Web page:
Was Byong J. “BJay” Pak the “never-Trumper U.S. Attorney” in Georgia whom Trump was referring to? If so, Pak has resigned before being dismissed or replaced by the new administration. On Monday, Pak, a top U.S. prosecutor in Atlanta appointed by Trump, announced his departure, citing “unforeseen circumstances” for resigning.
Some of those circumstances may stem from Trump’s hour-long call to Brad Raffensperger, Georgia’s Secretary of State. In that call, Trump was demanding that he as the state’s major election official find votes that would make him a winner. Such a solicitation borders on a violation of Georgia statutes, though Trump is unlikely to face criminal charges.
Even so, Trump’s insistence on voter fraud that denied him victory has caused tremors throughout the GOP ranks, to say nothing of Pak’s resignation. He had served more than three years as the chief federal law enforcement officer for the Northern District of Georgia. He was born in South Korea and came to the U.S. when he was nine. Prior to his recent appointment, Pak was a member of the Georgia House of Representatives from 2011 to 2017.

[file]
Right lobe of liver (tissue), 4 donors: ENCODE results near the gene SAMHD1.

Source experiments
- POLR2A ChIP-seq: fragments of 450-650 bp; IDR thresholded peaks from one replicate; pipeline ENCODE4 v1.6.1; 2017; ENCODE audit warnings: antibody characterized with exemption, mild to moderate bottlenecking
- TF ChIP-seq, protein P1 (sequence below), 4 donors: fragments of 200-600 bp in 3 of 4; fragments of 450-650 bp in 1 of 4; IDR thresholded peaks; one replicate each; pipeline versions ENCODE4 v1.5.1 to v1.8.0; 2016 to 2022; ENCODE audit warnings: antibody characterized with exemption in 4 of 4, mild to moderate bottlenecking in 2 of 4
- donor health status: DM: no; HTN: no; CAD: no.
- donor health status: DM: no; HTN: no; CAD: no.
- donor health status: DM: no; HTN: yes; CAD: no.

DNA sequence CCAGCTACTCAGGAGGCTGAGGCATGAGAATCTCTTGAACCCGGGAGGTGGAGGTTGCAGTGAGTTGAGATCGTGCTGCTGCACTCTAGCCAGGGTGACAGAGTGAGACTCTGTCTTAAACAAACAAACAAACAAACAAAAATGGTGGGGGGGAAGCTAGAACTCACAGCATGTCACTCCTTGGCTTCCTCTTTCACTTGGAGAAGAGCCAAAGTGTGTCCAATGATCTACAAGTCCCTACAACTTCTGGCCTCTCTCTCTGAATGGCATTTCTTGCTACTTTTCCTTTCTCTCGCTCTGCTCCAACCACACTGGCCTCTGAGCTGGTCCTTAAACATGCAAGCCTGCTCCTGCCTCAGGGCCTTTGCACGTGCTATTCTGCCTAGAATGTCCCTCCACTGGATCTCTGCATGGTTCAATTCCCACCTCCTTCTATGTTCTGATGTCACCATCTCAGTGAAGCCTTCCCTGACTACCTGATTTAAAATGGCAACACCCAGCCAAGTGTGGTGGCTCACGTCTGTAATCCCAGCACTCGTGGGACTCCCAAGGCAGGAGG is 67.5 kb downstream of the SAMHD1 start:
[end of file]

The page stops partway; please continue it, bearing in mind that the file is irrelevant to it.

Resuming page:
All of this comes a day before the runoff senatorial election that could decide which party controls the senate. Hoping to assist the Republican candidates, Trump made an appearance on Monday evening in Dalton, Georgia, but spent most of his time repeating his baseless claim of election fraud, rather than offering his support for Kelly Loeffler and David Perdue.
Fueling the turmoil, Gabriel Sterling, a top election official, who previously refuted Trump’s claims of voter fraud, announced his support for Loeffler and Perdue, who have called for Raffensperger to be fired.
Meanwhile, the GOP is suffering a serious fissure in the party, including the possibility of losing the election in the runoff in a state that was a surprisingly blue during the presidential election.
If the runoff is anything like the outcome of the general election, it may take several days before the final tabulation of votes.